Hedgehog Survey 2021 – Results

hedgehog-drawing CROPPED.jpg
Edgmond Hedgehog Survey Report 2021 by Jon Lloyd
Introduction

It has been another eventful year in the Edgmond Hedgehog Conservation Area. We have as usual, responded to a number of call outs with respect to sick or injured animals. On more than one occasion we have found ourselves driving to the Cuan Wildlife Rescue Centre, at Much Wenlock only to return with one or more rescue animals to release! We have continued to advise our community on food and many other hedgehog issues and were happy enough to give away hedgehog hibernation boxes to EWG members earlier this year. All this undertaken in order to help our resident Hedgehog population at a time when hedgehog numbers have dropped very significantly across the UK. We have completed hedgehog survey in the village and had a good response to our request for volunteers to take part. We would like to thank everybody who checked out their gardens during the hedgehog survey week.

Results

Twenty-one people(households) took part in our year 2 survey. During the course of the survey period (nine days), they recorded a total number of 21 hedgehogs seen. In the same period last year only 12 were recorded. This is a 75% improvement on the previous year. There are many factors to be considered in our survey. For example, were the hedgehogs in garden A just seen again on another night in garden B? Did the covid lockdowns reduce the number of cars driving in and around our village? Etc. Were our volunteers this year just better at finding the hedgehogs? We have also released 6 hedgehogs into our community gardens which will also be having its impact on our survey results. (Please bear in mind that a similar number of Hedgehogs were release last year).

 

So, the figures really only give us an indication of the situation. So, if we are going to have an H factor like the R factor for covid it would look like this.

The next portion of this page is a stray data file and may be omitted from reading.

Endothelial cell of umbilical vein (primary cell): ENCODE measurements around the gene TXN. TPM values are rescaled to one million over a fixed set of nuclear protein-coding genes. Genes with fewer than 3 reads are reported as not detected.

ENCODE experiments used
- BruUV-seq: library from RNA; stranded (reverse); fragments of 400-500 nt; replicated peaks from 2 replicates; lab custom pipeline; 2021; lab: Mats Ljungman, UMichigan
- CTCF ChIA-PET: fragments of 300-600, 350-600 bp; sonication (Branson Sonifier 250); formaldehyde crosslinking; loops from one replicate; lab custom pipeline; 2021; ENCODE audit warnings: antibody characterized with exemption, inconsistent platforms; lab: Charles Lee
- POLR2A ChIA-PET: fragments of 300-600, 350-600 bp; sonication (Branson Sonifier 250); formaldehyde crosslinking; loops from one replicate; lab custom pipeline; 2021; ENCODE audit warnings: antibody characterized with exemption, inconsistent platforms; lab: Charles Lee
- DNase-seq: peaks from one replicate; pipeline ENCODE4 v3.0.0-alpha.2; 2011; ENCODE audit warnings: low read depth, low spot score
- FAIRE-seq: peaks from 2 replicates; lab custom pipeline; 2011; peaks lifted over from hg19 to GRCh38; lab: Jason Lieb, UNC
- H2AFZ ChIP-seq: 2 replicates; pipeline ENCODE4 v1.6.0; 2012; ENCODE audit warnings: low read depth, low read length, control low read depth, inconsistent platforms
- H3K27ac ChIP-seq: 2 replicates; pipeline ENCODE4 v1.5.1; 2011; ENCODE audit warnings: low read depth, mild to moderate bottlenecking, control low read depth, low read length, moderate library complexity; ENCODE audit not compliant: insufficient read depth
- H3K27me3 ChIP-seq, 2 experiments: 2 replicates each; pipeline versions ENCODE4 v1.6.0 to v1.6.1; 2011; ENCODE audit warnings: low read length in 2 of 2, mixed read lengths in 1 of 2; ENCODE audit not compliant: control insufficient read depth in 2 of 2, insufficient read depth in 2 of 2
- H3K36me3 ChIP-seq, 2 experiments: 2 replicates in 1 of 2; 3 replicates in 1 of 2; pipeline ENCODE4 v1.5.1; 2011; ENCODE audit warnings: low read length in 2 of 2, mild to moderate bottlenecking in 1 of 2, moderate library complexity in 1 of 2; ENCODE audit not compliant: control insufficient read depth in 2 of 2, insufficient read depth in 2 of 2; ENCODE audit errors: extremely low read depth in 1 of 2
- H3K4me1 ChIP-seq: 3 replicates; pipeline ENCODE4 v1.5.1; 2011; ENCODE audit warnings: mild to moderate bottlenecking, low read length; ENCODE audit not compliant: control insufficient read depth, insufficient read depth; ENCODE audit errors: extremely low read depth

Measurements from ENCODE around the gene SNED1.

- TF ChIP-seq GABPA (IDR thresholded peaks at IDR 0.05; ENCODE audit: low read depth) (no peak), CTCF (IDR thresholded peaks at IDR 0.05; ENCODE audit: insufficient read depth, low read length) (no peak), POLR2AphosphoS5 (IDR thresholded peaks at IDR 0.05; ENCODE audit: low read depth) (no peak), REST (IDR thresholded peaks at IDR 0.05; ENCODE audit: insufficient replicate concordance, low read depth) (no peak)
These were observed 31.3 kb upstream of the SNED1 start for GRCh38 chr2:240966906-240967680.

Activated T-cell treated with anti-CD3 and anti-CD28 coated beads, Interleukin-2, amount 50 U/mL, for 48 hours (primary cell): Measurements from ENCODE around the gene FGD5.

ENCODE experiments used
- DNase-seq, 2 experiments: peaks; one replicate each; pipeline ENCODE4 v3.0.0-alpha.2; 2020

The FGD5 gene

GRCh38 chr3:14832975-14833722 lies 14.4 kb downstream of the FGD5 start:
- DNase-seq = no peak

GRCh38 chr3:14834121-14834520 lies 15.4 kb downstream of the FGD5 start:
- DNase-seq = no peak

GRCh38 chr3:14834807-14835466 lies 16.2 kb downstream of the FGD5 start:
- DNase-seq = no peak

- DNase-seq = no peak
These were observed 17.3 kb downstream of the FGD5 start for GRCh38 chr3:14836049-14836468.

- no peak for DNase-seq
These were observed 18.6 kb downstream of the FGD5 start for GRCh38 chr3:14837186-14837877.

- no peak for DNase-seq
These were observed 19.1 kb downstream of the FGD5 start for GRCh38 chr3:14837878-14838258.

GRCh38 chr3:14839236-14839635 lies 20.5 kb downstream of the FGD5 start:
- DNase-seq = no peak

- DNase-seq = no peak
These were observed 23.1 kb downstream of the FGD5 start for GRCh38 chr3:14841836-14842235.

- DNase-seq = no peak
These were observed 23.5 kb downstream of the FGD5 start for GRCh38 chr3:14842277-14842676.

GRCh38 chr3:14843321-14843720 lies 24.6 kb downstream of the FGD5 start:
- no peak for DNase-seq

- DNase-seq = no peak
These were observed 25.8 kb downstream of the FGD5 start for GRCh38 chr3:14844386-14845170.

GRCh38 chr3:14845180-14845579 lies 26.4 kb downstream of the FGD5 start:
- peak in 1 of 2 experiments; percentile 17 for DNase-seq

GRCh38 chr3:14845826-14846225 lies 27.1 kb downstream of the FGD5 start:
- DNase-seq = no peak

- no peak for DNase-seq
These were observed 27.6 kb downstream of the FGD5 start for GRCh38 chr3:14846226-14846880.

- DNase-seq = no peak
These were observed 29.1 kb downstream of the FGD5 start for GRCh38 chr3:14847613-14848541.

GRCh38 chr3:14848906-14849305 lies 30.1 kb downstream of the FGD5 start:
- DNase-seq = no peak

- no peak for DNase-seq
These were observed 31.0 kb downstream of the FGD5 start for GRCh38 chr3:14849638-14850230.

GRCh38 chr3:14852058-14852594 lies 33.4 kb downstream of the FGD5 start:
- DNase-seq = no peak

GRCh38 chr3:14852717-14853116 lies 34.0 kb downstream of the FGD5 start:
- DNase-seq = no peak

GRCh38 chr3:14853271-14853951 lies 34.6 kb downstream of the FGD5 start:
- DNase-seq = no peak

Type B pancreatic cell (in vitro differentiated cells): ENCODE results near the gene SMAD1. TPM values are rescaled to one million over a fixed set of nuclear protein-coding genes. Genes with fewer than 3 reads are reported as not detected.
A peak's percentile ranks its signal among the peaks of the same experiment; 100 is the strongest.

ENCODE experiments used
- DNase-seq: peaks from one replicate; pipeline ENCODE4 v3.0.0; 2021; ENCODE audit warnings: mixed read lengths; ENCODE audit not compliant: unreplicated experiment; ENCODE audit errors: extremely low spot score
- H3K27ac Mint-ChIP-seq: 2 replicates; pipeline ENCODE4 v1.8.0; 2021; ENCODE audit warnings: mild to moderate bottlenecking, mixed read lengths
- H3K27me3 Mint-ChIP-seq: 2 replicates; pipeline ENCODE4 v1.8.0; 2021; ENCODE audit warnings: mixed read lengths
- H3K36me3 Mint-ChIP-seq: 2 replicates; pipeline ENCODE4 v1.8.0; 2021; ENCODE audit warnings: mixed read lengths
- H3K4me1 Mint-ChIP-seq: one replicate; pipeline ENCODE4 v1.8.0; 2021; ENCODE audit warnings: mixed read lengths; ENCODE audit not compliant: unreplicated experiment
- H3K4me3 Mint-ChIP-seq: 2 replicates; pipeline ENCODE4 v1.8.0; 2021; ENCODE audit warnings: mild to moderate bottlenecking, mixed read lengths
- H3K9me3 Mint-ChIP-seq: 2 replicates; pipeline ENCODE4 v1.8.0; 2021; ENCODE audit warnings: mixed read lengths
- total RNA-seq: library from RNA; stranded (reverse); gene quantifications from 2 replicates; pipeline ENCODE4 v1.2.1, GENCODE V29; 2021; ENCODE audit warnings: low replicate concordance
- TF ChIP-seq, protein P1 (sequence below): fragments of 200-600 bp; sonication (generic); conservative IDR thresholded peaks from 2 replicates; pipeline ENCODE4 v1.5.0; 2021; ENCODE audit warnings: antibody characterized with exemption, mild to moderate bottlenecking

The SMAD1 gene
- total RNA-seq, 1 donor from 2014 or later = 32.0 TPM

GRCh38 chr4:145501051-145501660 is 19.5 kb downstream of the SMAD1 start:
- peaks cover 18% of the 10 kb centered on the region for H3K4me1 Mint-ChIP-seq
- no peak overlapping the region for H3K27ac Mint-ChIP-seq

2020 H=0.57

2021 H=1.0

Summary

 

  1. EWG continues to raise awareness of hedgehog issues in our community.
     

  2. Our local animals are able to move more freely between gardens and open spaces in 2021 now that more hedgehog highways have been created.
     

  3. Our hedgehogs do get supplementary food in some gardens which is a considerable help given that in the last few years we have seen rising temperatures and much longer drought times. These climate conditions severely effect the availability of natural food sources.
     

  4. We are continuing to provide shelters for hedgehog breeding and hibernation and the number of gardens with this facility increases each year.
     

  5. We believe that there is room for optimism over our survey results and that our joint efforts are helping to support the hedgehog population in Edgmond.
     

  6. We also know that there is no room for complacency. EWG will continue working with the community in reminder of this year and into 2022 to ensure that these prickly little garden friends get the best support in Edgmond.

 

 

 

Notes:

EWG now has over a hundred members. If you are a member and would like to sign up to supporting our Hedgehog Conservation Initiative then feel free to write/email Jslloyd@btinternet.com and request a Hedgehog Box. We have a few left and people who joined later in the year may have missed out on the offer.

 

Whether you are a member of not, you are entitled to a Hedgehog Highway sign. You can get a free sign if you send us a photo showing a constructed gap/space/tunnel etc that you have made in order to connect your garden with a neighbour or to an open space. Yes, I know hedgehogs can’t read! So, the sign is there to raise awareness with passers-by on the road or visitors to the garden, so please put them where they can be seen.

 

 

 

 

 

 

 

 

 

 

 

 

 

 

 

 

 

 

 

 

 

 

 

 

 

 

 

 

 

 

 

 

 

 

 

 

 

 

 

hedgehog highway badge_edited.jpg
hh box inAnne's garden.jpg